Ontario tourism operators, gathering for a meeting in Thunder Bay this week, say government cuts are hurting the industry in the north.

The owner of a fishing lodge on Red Lake said the province’s decision earlier this year to close tourism information centres may seem like a harmless way to cut costs but, she said, it’s not.

"We just would like it if people wouldn't kick us in the shins, you know," Brenda Baughman said during the annual Nature and Outdoor Tourism Conference.

"When you're a person coming in and you see ... those big signs that say 'closed', it makes it look like nobody wants you," she said.

Doug Reynolds, the executive director of Nature and Outdoor Tourism Ontario agrees.

Investment in tourism 'not handouts'

And he said recent cuts to provincial parks compound the problem.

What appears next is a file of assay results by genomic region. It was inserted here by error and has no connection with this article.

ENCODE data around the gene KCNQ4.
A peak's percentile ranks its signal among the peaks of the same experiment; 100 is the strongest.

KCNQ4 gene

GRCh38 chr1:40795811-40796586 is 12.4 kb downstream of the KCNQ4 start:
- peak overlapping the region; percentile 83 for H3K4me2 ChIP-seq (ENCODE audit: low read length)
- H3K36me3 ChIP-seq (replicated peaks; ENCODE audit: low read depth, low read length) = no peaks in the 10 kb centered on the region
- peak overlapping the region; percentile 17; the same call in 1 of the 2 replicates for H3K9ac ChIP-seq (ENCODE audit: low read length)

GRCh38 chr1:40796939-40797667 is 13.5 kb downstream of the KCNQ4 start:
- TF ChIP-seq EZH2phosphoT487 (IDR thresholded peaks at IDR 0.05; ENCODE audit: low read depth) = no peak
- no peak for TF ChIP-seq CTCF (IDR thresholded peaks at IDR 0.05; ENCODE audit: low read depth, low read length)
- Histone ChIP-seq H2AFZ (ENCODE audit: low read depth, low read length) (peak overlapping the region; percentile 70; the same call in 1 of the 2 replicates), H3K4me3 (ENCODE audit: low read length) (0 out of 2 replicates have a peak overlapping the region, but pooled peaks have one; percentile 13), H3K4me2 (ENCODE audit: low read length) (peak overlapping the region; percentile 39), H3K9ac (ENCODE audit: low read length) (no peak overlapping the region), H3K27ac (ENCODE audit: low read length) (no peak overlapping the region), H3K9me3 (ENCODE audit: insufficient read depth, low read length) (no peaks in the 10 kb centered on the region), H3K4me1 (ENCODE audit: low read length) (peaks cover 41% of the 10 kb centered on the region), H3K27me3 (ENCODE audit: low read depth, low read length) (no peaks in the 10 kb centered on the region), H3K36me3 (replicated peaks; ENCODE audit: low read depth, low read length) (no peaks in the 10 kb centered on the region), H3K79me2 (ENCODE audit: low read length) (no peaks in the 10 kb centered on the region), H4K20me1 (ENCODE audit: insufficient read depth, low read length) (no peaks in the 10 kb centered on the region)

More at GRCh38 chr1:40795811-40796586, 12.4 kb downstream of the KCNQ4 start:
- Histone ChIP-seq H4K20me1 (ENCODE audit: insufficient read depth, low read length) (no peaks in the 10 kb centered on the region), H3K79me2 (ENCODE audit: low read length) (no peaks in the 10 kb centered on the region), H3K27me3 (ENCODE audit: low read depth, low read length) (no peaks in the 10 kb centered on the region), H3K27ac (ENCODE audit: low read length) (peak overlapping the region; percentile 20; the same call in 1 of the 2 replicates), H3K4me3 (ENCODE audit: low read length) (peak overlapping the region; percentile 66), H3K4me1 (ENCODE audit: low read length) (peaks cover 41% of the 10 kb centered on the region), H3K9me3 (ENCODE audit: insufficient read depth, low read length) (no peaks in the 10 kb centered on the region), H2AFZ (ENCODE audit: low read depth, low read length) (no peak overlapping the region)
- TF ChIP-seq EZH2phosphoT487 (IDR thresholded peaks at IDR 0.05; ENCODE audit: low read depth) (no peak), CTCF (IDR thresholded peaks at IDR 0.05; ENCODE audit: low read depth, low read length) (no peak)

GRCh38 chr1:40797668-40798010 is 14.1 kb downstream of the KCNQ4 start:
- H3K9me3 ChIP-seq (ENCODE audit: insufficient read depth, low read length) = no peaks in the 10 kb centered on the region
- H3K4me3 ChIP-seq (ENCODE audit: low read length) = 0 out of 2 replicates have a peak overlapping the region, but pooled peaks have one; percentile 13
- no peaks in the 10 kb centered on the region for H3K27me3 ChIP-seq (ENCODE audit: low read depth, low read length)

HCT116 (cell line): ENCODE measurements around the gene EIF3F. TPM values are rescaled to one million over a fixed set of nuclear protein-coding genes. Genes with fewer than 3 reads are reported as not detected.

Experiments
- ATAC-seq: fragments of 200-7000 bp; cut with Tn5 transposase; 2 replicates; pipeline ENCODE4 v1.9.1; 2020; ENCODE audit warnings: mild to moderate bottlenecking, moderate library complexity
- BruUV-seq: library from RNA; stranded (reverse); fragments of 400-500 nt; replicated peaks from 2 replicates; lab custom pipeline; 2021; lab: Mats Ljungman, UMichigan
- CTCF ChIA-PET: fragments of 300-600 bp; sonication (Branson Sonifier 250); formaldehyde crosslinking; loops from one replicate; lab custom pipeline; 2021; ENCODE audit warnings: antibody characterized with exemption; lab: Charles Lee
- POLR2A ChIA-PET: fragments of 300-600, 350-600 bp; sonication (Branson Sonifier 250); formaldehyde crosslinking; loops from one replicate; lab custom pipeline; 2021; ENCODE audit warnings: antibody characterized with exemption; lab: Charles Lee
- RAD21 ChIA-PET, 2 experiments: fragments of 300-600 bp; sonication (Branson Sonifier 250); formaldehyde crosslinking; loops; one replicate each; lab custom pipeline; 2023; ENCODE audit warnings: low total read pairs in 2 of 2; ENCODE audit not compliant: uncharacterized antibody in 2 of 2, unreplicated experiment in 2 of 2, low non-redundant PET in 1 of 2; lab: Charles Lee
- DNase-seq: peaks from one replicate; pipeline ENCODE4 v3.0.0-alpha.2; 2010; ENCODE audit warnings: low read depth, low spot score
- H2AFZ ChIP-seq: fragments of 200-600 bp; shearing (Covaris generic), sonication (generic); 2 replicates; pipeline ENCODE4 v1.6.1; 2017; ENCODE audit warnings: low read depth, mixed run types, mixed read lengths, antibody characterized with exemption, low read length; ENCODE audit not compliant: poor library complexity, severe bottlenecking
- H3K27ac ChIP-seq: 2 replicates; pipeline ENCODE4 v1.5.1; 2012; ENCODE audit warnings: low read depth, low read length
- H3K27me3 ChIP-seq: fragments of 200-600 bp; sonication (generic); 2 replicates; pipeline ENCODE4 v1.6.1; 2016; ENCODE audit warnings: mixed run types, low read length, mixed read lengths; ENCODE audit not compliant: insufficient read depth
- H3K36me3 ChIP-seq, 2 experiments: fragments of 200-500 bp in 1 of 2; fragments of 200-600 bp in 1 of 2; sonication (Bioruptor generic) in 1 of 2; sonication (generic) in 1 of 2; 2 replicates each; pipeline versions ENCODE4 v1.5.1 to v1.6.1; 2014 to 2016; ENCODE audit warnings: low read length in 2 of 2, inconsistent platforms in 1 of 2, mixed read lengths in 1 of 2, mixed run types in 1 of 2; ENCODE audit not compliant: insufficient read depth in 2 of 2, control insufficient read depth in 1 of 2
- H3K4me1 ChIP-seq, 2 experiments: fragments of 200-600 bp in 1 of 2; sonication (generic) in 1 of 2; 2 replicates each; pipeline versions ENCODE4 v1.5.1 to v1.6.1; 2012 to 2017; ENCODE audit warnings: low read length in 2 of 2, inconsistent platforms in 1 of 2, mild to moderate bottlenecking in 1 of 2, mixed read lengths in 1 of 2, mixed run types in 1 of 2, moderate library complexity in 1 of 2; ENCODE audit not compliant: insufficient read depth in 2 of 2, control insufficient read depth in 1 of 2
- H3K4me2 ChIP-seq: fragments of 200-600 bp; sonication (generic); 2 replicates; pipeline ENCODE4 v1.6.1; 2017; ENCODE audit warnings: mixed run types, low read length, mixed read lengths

"Parks are where we manufacture our future consumers," Reynolds said.  "People who eventually go to a lodge get interested in the outdoors because they started out by going camping."

Reynolds said the closures and cuts don't make sense economically.

"We need to have governments understand that investments in tourism are not handouts, they're not welfare for a disadvantaged region like the north," he said. "Those are investments."

More investment is also needed in communications infrastructure in northern Ontario, according to Reynolds.

"Our guests ... just assume that telephone and internet connectivity will be available.  And it's not available," he said. "Even along the major highway corridors."

Reynolds points to patchy cell service between Thunder Bay and Sault Ste Marie as a particular problem.

The NOTO conference wraps up on Wednesday.